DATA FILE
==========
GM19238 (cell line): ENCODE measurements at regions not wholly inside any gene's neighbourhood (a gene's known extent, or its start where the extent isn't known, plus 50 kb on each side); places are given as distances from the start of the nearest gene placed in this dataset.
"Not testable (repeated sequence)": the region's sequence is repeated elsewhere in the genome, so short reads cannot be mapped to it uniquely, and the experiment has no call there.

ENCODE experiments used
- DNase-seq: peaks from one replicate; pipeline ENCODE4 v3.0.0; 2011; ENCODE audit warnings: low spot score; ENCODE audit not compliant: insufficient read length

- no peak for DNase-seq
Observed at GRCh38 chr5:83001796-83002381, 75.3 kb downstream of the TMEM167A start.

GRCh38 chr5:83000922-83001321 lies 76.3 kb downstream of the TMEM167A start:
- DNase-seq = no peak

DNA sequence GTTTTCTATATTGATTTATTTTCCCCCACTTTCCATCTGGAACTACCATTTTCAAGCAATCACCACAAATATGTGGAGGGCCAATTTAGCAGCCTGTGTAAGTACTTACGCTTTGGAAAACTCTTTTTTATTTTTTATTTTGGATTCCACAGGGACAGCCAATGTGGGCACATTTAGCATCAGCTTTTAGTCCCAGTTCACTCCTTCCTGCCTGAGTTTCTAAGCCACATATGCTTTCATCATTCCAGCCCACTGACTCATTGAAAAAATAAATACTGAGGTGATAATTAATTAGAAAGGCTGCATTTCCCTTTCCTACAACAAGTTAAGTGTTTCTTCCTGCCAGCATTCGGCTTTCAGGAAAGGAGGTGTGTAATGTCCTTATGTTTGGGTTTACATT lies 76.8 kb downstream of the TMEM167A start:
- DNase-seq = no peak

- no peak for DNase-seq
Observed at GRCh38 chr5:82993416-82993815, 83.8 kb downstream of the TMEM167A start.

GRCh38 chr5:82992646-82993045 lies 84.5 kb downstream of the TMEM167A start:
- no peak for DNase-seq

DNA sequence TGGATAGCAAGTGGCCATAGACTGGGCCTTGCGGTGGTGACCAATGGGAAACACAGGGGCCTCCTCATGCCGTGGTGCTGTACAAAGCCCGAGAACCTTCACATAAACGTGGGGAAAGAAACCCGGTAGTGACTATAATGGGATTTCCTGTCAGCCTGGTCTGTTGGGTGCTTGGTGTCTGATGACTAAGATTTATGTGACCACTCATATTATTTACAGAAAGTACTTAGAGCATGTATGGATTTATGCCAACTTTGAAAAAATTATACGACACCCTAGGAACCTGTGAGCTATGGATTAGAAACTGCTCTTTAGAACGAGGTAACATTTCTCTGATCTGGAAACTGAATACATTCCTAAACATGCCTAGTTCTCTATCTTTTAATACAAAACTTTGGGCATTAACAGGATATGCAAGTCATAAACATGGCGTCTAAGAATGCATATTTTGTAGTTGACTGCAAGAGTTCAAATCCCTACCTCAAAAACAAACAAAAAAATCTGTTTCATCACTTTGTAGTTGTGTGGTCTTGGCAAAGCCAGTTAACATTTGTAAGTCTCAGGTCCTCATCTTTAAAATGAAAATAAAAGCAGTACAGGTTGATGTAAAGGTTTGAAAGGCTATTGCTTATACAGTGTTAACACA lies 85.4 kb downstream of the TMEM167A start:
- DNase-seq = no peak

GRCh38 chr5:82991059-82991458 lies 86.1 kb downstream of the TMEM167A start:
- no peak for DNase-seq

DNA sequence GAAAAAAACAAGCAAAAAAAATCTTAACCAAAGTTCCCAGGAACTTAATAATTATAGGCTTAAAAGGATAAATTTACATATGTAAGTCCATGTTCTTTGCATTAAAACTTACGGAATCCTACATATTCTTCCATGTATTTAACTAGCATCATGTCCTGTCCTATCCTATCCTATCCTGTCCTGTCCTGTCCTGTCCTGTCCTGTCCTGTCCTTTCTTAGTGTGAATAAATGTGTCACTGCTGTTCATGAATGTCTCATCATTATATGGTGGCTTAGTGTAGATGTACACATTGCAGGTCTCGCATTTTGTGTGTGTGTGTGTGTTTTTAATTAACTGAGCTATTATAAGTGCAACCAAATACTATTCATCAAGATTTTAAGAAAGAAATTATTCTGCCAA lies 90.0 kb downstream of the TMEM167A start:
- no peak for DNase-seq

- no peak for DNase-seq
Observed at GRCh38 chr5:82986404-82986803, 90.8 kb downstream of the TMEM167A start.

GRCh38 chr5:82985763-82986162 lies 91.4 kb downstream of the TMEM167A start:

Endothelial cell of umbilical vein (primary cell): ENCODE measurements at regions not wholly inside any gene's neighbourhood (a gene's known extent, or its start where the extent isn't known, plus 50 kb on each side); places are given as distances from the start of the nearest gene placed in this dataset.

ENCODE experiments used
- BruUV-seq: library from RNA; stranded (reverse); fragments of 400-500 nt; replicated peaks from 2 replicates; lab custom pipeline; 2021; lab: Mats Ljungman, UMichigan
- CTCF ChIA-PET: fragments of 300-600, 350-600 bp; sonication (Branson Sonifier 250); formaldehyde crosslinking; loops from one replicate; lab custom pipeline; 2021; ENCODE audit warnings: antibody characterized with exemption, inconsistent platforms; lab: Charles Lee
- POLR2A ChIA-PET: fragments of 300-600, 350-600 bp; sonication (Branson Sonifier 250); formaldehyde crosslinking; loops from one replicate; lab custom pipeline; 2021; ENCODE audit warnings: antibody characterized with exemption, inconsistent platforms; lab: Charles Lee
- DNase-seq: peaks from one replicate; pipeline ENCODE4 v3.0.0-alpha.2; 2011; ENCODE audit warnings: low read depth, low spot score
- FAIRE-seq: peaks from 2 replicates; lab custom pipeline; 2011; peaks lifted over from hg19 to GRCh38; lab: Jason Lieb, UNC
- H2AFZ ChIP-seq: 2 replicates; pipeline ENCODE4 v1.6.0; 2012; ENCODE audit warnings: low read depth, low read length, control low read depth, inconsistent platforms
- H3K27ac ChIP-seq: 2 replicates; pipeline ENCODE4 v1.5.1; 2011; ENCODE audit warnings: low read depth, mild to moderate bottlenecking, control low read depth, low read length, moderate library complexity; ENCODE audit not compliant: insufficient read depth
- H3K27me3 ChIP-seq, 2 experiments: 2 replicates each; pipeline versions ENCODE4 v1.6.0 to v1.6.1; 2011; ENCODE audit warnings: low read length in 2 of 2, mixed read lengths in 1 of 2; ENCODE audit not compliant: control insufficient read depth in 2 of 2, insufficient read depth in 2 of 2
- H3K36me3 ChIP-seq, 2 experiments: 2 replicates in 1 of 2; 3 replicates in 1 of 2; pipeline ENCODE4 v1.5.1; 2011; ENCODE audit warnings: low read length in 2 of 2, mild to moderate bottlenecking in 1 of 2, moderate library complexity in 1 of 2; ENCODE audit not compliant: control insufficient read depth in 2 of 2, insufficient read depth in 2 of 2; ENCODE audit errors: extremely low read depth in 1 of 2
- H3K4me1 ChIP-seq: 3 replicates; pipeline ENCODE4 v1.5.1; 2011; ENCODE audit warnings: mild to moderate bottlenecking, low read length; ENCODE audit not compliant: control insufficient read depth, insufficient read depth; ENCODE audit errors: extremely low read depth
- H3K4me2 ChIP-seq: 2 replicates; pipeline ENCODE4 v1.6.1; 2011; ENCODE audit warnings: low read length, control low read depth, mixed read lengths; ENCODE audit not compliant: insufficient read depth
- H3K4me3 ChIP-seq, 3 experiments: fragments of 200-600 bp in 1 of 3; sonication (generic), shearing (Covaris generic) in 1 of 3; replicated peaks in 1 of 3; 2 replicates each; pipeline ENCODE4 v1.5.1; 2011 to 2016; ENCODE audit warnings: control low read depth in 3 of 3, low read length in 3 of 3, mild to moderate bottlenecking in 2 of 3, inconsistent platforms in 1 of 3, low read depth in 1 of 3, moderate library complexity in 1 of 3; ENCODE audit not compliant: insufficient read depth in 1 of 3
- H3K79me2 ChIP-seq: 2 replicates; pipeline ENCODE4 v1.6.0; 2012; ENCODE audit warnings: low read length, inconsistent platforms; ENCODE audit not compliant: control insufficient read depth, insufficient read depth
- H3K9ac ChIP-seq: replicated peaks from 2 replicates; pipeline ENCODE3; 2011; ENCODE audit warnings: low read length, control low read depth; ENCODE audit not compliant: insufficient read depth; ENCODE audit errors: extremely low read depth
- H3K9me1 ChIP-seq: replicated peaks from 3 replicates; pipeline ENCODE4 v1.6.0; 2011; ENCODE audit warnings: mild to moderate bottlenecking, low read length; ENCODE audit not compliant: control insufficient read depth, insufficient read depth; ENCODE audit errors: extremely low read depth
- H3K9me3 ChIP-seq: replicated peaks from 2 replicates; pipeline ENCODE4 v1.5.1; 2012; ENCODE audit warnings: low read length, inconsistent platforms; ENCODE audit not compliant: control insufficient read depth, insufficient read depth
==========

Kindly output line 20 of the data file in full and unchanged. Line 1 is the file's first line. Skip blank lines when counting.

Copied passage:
- no peak for DNase-seq